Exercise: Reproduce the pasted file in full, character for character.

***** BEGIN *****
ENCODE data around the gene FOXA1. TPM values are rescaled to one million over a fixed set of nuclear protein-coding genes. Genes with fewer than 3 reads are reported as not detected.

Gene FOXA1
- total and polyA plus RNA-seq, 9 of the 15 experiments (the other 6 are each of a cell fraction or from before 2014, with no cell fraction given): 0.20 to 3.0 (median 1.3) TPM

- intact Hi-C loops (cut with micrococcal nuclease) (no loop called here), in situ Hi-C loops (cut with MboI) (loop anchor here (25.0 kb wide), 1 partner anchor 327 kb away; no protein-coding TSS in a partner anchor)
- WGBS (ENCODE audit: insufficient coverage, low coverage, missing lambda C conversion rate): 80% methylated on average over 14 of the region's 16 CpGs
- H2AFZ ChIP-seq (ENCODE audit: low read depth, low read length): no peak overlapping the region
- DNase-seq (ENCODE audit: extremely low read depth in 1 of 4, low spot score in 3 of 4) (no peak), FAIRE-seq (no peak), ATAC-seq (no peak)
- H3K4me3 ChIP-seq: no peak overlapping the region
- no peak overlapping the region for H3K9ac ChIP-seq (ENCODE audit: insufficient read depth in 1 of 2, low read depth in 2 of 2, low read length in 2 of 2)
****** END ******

ENCODE data around the gene FOXA1. TPM values are rescaled to one million over a fixed set of nuclear protein-coding genes. Genes with fewer than 3 reads are reported as not detected.

Gene FOXA1
- total and polyA plus RNA-seq, 9 of the 15 experiments (the other 6 are each of a cell fraction or from before 2014, with no cell fraction given): 0.20 to 3.0 (median 1.3) TPM

- intact Hi-C loops (cut with micrococcal nuclease) (no loop called here), in situ Hi-C loops (cut with MboI) (loop anchor here (25.0 kb wide), 1 partner anchor 327 kb away; no protein-coding TSS in a partner anchor)
- WGBS (ENCODE audit: insufficient coverage, low coverage, missing lambda C conversion rate): 80% methylated on average over 14 of the region's 16 CpGs
- H2AFZ ChIP-seq (ENCODE audit: low read depth, low read length): no peak overlapping the region
- DNase-seq (ENCODE audit: extremely low read depth in 1 of 4, low spot score in 3 of 4) (no peak), FAIRE-seq (no peak), ATAC-seq (no peak)
- H3K4me3 ChIP-seq: no peak overlapping the region
- no peak overlapping the region for H3K9ac ChIP-seq (ENCODE audit: insufficient read depth in 1 of 2, low read depth in 2 of 2, low read length in 2 of 2)